Hey the Kings can be pretty dang good

The good news for Kings fans is, first, that Houston didn't play down to Sacramento in Thursday night's opening 105-100 loss.

The Kings took it to the Rockets, and were rightfully in it til the end. Yeah, Houston was off from three, but Sacramento played really solid wing defense, in my opinion, and can take some credit for that. Beyond that Houston played a fairly strong game, their two-point percentage was high, they weren't sloppy turning the ball over a bunch or anything.

The Sacramento Kings made the Houston Rockets, playing a mostly fine game to their talents, sweat. And it passed the eye test.

If it weren't for such a wild free-throw discrepancy (Houston was 27-29 to Sacramento's 8-10) the Kings almost definitely would've won. To be fair, though, a lot of that was earned. Sacramento's got a bunch of young guys, and they did commit a lot of jumpy and inexperienced fouls overcommitting or overcorrecting. Aside from Eric Gordon somehow tricking the refs on replay into giving him a foul on a play that should have been a turnover in the final seconds, it was all pretty above board.

So what that means is... well, the Kings can be really dang good on their night.

De'Aaron Fox immediately showed why I think he'll be ROY, blurring past defenders for points at the rim and cracking open Houston's defense with his speed and ballhandling. Buddy Hield was on fire, looking like NorCal's second Klay Thompson out there. If he can drop his shot like that all season - and he seriously might - he can put himself in the mix among the top shooting guards in basketball.

Skal Labissiere had a strong game, he seems like he could be a great small-ball center even though he's not been tried in that role to this point, as far as I know. Willie Cauley-Stein was active and scored 21, and George Hill (16 points in 33 minutes) and Vince Carter (6 in 14) did their jobs as veteran leaders.

The Kings showed they can be pretty well-rounded, and dynamic in a few ways.

There are, however, some issues to iron out.

Kosta Koufos was a disaster, I dunno if Georgios Papagiannis is any better, but the Kings collapsed defensively when Koufos replaced Cauley-Stein. And Willie, to be fair, has his own issues. He's a good shot-blocker inside but he's more slow-footed than he should be. This makes him beatable off the dribble if he strays too far from the rim and makes him a bit of a liability on rotations.

Which is okay, no one's perfect, you can handle this with someone like Labissiere, who covers well farther away from the rim and can make those rotations and let Cauley-Stein hang back as a rim-stopper. He did really well one-on-one with Nene on one possession in the second half.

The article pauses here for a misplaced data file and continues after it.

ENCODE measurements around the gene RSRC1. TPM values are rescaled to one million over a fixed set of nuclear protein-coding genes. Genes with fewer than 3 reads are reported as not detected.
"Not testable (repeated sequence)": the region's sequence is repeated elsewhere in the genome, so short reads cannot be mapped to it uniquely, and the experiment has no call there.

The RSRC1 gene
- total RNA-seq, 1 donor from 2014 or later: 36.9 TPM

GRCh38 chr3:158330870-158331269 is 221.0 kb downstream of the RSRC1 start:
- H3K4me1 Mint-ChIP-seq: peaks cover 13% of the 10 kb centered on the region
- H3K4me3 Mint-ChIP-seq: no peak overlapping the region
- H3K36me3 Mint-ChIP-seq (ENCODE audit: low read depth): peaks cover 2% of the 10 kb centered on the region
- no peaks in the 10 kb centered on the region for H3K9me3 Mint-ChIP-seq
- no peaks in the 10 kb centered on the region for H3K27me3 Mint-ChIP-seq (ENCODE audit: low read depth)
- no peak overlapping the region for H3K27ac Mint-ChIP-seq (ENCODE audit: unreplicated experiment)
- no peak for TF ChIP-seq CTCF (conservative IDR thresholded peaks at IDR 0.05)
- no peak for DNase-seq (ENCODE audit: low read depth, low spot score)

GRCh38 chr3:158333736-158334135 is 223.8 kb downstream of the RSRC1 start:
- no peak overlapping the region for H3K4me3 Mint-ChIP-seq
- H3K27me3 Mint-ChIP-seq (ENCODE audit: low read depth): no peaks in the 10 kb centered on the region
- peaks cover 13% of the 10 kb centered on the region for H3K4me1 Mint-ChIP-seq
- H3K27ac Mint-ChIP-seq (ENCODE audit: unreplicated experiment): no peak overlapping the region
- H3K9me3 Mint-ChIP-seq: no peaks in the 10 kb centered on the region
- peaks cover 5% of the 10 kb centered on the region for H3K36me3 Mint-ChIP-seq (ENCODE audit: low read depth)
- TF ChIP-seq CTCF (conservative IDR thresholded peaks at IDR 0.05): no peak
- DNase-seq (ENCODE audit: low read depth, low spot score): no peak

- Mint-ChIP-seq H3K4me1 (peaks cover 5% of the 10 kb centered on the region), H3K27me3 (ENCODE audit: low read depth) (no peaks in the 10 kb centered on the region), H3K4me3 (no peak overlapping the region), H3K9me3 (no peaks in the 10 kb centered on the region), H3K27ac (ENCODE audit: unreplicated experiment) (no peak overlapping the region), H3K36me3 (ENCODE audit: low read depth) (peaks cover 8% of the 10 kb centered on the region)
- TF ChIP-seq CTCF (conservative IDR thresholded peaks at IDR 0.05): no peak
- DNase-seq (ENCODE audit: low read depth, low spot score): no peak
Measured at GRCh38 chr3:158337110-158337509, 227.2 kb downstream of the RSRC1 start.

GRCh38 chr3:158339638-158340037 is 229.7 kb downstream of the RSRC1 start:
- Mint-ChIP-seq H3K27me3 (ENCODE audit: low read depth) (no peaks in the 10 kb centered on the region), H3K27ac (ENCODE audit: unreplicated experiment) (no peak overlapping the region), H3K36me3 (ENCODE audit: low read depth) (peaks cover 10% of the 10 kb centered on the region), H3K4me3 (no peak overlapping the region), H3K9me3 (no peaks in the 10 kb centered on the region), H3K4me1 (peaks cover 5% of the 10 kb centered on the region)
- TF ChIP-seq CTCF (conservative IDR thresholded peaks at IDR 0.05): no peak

It's just that then the problem is neither of them can shoot. They're a strong defensive pairing but if you have them both on the floor, it's gonna be real hard to score unless you stack the rest of the floor with shooters.

Dave Joerger tried that on Thursday night. His most-used five-man lineup (14.3 minutes) was Cauley-Stein, Labissiere, George Hill, Justin Jackson and Buddy Hield. His second (9.8 minutes) substituted Garrett Temple for Jackson in that equation. It worked alright, the first lineup getting outscored by four but the second going plus-8.

The issue is what to do with Fox, who himself is still a nonthreatening shooter. He was clearly Sacramento's most dangerous playmaker, and you can see him pairing well with a shooter like Buddy Hield and another shooting wing like Temple or George Hill in a small-ball lineup. Fox and Hield shared the floor for eight and a half minutes and the Kings outscored the Rockets by one in that time.

But when the Cauley-Stein and Labissiere pairing is your best defensive anchoring, it's hard to get Fox on the floor with them. He spent only six minutes with them both on the floor, the Kings were outscored by two in that time and, perhaps most notably, attempted just one three.

Joerger tried pairing Fox with Koufos and three shooters to anchor the second unit (Temple, Carter and Malachi Richardson for 5.5 minutes and Temple, Carter and Justin Jackson for 4.9). Because Koufos was such a sieve inside though it didn't really work, and those two five-man lineups were outscored by 12 combined points.

Fox, Cauley-Stein, Labissiere, Hield and Hill did play together for almost four minutes, approximating the smallish five I imagined above, but they didn't attempt even a single three, highlighting these spacing issues.

I wouldn't hate to see a lineup like that where Labissiere plays a small-ball center with Zach Randolph or maybe even Carter at the four, or maybe Papagiannis can man the middle better than Koufos did on Thursday night, or maybe even Koufos himself will be better and the Kings can keep letting Fox run second units.

At some point though you're going to want Fox in your starting five, and it's not going to be long from now. His game poses some issues for combining with the rest of the Kings' best personnel, but it should be workable.

The most straightforward way would be for Fox to develop his shot. I think he can do that. But Randolph could also maybe serve as a stretch four next to Cauley-Stein. The Kings could experiment with Jackson or Carter in that role, or they can try and find one in a trade.

Either way those are longer-term details to work out. Right now, even as constructed, Sacramento showed they will be tough for a lot of teams.

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